PROFESSIONAL/HOBBYIST RECHARGER TAG-ALONG

MOTIVATION SEGMENTS, DISTRIBUTED ACROSS GENDER

ALL USERS

41%

59%

EXPLORER

41%

59%

FACILITATOR

41%

59%

EXPERIENCE SEEKER

38%

62%

PROFESSIONAL/HOBBYIST

48%

52%

RECHARGER

36%

64% 43%

TAG-ALONG

MAN

57%

WOMAN

The target group for the survey is all users aged 14 and above who can complete a questionnaire. A ’user’ is a visitor at the physical museum or someone who has participated in an event at or outside the ­museum, which has been organised by the museum.

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The users motivation and learning behavior MOTIVATION SEGMENTS

Figure 6.1 shows the distribution of motivation segments as a whole and across the three museum categories. The user survey’s overall distribution of motivation segments shows that the users are most often motivated to visit museums because they are interested and curious. 33% of the users in the survey characterise themselves as being explorers. The smallest motivation segment of 7% is those who have no motivation for the museum visit, but who characterise themselves as being tag-alongs. The user survey shows a great variation among the motivation segments in relation to the three museum categories. At the natural history museums, the facilitator makes up the largest proportion, i.e. 29%, of all users, while the facilitator makes up the smallest proportion of users at the art museums, i.e. only 5%. Conversely, the recharger is notably overrepresented at the art museums, where they make up 23% of the users, while the rechargers only make up 6% of the users at the natural history museums.

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User Survey 2012

The distribution of the motivation segments at the cultural history museums more or less follows the overall results for all three museum categories. GENDER

Figure 6.2 shows the gender distribution among the six motivation segments. As shown earlier in the survey, there is an overrepresentation of women visiting the museums as compared to their total proportion of the Danish population. In total, the survey shows that 39% of the users of the museums are men, while 61% are women. The motivation segments also have different distributions according to gender. Among the users that characterise themselves as being explorers or facilitators, the gender distribution corresponds to the average gender distribution for all museum users in the survey. The segment that has relatively most women is the recharger. 64% of the segment that characterises itself in this role are women. The segment in which there are relatively most men is the type that is called professional/hobbyist. Men make up 48% of this segment.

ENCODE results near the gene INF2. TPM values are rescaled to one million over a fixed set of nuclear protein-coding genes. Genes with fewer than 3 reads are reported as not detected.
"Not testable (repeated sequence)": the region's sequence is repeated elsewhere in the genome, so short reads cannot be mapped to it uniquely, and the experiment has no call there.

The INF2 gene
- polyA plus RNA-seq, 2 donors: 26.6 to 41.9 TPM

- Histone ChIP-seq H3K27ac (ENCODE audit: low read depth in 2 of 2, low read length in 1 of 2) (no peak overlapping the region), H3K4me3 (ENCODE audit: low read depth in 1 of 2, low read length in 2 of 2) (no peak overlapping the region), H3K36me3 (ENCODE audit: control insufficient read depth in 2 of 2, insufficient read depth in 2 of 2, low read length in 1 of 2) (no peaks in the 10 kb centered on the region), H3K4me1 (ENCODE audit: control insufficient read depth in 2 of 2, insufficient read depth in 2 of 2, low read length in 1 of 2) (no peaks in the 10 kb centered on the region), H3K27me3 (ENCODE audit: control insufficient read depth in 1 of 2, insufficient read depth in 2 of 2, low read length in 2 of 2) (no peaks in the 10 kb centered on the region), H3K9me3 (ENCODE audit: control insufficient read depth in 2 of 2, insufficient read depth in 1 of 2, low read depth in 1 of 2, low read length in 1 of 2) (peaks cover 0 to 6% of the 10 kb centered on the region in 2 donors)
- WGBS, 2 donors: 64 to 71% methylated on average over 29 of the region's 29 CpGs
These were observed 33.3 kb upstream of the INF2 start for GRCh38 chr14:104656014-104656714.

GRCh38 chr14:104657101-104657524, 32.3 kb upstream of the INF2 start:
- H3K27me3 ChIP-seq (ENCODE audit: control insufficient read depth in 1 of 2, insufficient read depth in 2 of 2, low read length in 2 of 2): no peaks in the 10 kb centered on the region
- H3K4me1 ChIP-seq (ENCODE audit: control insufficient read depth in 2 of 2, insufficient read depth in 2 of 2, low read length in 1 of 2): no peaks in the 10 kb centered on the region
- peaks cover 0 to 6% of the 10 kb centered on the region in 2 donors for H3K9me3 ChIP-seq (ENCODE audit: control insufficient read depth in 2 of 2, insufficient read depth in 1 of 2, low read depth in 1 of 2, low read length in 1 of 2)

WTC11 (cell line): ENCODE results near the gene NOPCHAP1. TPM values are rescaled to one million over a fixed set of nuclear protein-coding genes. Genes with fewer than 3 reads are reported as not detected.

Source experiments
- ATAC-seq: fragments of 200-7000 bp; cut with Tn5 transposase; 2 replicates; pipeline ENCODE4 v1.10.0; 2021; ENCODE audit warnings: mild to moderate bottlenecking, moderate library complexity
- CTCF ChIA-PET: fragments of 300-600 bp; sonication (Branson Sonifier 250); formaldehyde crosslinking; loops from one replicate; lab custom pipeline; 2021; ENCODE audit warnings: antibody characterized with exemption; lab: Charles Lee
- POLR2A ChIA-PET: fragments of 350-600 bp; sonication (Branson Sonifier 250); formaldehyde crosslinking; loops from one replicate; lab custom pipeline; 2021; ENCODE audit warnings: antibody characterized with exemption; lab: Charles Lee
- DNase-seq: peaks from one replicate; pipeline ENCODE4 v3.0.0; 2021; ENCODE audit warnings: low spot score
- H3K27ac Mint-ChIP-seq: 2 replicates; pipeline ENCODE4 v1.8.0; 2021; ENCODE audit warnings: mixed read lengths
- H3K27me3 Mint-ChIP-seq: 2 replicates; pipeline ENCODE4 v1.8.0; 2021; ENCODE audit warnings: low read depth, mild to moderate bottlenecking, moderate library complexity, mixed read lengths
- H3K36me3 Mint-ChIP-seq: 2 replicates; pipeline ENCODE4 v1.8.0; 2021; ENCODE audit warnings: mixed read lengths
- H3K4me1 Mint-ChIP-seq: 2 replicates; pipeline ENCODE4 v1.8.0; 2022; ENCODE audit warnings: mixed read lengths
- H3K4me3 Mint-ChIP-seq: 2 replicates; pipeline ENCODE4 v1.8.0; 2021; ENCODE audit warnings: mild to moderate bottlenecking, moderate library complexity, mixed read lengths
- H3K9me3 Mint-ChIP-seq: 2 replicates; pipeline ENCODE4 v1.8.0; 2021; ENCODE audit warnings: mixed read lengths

FIGURE 6.3

MOTIVATION SEGMENTS, DISTRIBUTED ACROSS AGE GROUPS 16%

EXPLORER

30%

12%

FACILITATOR

39%

16%

EXPERIENCE SEEKER

33%

28%

24%

22%

30-49

21%

50-64

65+

MOTIVATION SEGMENTS, DISTRIBUTED ACROSS EDUCATIONAL LEVELS 22%

EXPLORER

13%

17%

FACILITATOR

7%

8%

13%

9%

EXPERIENCE SEEKER

8%

7%

14%

9%

PROFESSIONAL/HOBBYIST

9%

RECHARGER

24%

35%

14-29

FIGURE 6.4

22%

28%

27%

TAG-ALONG

24%

27%

27%

10%

RECHARGER

24%

25%

35%

21%

PROFESSIONAL/HOBBYIST

30%

7%

7%

7%

9%

TAG-ALONG

15% 10%

8%

8% 29%

34%

34% 10%

8% 13%

18%

22%

29% 33%

25%

32% 9%

36% 30%

31%

LOWER SECONDARY SCHOOL EDUCATION UPPER SECONDARY SCHOOL EDUCATION VOCATIONAL EDUCATION SHORT HIGHER EDUCATION MEDIUM-LENGTH HIGHER EDUCATION LONG HIGHER EDUCATION

FIGURE 6.5

MOTIVATION SEGMENTS, DISTRIBUTED ACROSS KNOWLEDGE LEVELS

EXPLORER

4%

FACILITATOR

3%

EXPERIENCE SEEKER PROFESSIONAL/HOBBYIST RECHARGER TAG-ALONG

38% 36%

5% 1%

42% 39% 48%

16%

3%

20% 37%

38%

2%

11%

44% 55%

1%

10% 1%

33%

30% 13%

15%

20% 19%

3% 11% 1%

I KNOW NOTHING I'M INTERESTED IN THIS FIELD AND HAVE SOME KNOWLEDGE I KNOW QUITE A LOT I HAVE PROFOUND KNOWLEDGE AT A PROFESSIONAL LEVEL I KNOW ONLY A LITTLE

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age